JOHNSTOWN - Leah Reinke, who graduated this year from Fulton-Montgomery Community College, didn't want to pass up the opportunity to see Peru.
"Machu Picchu was my favorite experience," Reinke said, referring to the Incan estate built on a mountain ridge in the 1400s. "It was breathtaking to see that a bunch of people who are about 5 feet 5 inches actually climbed up these mountains at such high altitudes to build this city of stone. The pictures do it no justice."
Reinke was among 11 FM art students and alumni who embarked on a journey to Peru in May as part of college's first travel-study experience.
Tyler Schrader of Johnstown and Ye Hyun Lee of Seoul Korea sketch Moche Culture ceramic pieces in the Larco Museum in Lima, Peru.
Shown at Machu Picchu are, from left, Ye Hyun Lee, Brittany Larowe, Hayley Ferrara, Lucas Chapin, Erin Niland, Leah Reinke, Joel Chapin, James Burd, Luke Brunetto-Burd and Tyler Schrader.
The trip was the culmination of a course that focused on the art, architecture and culture of the Andes from its earliest civilizations to the Inca Empire and eventually the Spanish conquest, said FM professor of fine arts Joel Chapin.
"Seeing something in a textbook is only a two-dimensional experience, but experiencing something when it is right in front of you, it leaves a lasting impression," Chapin said.
The three-credit course took the students from the modern-day coastal capital city of Lima to Machu Picchu, the estate of an Incan ruler, and Cuzco, the ancient capital of the Inca. The course took place in the spring semester and culminated with the trip from May 20 to 28.
Fine arts major Tyler Schrader said the trip was "the chance of a lifetime."
"I couldn't pass up the opportunity," he said. "The whole experience was unreal. The art was beautiful and it was amazing to see it in person."
Upon arriving in the country in South America, Chapin said, students had to quickly adjust to the 11,000-foot elevation of Cuzco.
The group traveled by bus, train and airplane.
Reinke said it was a unique experience to go from a modern city such as Lima, which she compared to New York City, to the ancient cities such as Cuzco.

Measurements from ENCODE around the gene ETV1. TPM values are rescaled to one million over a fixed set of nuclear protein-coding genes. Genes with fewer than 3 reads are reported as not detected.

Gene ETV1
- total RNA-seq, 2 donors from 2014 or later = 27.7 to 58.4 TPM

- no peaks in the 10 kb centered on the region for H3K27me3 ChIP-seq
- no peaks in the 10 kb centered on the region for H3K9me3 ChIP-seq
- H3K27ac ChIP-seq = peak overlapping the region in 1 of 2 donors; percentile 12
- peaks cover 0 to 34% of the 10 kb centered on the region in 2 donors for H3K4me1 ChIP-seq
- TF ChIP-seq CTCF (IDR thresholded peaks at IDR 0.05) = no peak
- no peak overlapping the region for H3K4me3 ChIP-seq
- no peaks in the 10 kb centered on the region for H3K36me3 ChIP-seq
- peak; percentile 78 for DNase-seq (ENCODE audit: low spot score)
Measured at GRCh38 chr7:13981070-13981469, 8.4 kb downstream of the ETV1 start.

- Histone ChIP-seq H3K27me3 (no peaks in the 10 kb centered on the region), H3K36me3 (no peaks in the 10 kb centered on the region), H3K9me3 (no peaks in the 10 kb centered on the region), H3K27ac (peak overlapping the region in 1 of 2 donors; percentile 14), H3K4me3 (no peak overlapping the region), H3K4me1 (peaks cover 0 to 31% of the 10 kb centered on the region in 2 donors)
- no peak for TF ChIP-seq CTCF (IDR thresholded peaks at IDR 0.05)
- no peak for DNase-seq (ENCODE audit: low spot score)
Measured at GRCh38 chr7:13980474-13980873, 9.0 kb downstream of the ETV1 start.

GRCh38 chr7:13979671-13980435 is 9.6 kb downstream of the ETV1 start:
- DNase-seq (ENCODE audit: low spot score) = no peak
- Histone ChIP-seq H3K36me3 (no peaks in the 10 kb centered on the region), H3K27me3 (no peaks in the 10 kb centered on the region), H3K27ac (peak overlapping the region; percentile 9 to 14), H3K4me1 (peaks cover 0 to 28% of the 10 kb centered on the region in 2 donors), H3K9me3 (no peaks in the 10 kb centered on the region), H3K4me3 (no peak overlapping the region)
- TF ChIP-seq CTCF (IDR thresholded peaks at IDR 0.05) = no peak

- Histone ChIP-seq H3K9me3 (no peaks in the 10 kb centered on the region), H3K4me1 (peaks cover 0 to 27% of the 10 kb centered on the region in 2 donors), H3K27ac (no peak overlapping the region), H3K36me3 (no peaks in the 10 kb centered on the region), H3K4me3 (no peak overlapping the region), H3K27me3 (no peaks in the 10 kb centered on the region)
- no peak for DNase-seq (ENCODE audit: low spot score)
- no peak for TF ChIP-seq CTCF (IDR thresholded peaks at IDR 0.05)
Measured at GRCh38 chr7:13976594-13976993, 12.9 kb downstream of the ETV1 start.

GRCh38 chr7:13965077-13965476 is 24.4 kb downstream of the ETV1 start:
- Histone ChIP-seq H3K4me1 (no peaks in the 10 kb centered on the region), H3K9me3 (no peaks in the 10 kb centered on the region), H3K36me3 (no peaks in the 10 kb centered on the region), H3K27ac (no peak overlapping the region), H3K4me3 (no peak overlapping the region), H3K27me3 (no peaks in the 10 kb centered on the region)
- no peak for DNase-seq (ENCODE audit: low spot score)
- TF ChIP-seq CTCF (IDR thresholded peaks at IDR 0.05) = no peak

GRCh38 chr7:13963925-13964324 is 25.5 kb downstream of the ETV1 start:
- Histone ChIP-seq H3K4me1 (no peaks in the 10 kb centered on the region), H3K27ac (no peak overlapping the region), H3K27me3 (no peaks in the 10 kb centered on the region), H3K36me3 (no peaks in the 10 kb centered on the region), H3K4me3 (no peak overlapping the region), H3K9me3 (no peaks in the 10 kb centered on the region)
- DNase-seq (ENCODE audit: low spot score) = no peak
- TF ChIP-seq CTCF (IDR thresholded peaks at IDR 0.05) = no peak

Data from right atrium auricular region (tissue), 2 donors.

"You could just feel the history," Reinke said. "It was also cool to see all the llamas there. Llamas there are like dogs here; they are just so common and all over the place."
Chapin said the students also enjoyed tasting indigenous Andean foods such as guinea pig, alpaca, quinoa and chica.
Some of the students said the alpaca was good.
"I didn't even know it was alpaca until someone told me," Reinke said. "It was really good, though, but then we tried guinea pig, and it was really weird, but I had to try it."
Reinke said her ability to speak Spanish helped. One of her most memorable experiences was visiting the local orphanages.
"If you just took a minute to talk to them, they were extremely grateful," she said. "It was sad because all the kids had parasites from drinking the water. It just felt good to help out and hear about their lives. They are happy to get the attention and they should get that when they are little."
The students kept a travel journal, and many recorded what they were seeing in sketch books.
Two other colleges joined FM in Peru, and Chapin said the interaction was positive because it allowed the FM students to share their experiences with peers from the State University of New York at Alfred and Mansfield College in Pennsylvania.
Reinke will attend SUNY Purchase in the fall and said her experiences in Peru will help her studies in the language and cultures program as well as give her a better understanding of the world.
"It was life-changing," she said. "You are in shock that water is a treat because you can't drink from fountains or faucets. We live in the United States and just have to be extremely grateful that we have those kind of things. Especially coming from such a small area, after going to places like that, you can now see how big the world really is."
Chapin said each of the students paid for the trip, and one student received assistance from an international study grant.
Chapin said he will lead another trip to Belize on Dec. 27 to focus on Mayan civilization.
"Colleges need to expand students understanding of the world," FM President Dustin Swanger said. "We certainly do that in one way with a large international population on campus, but it's equally important to give students the opportunity to travel the world."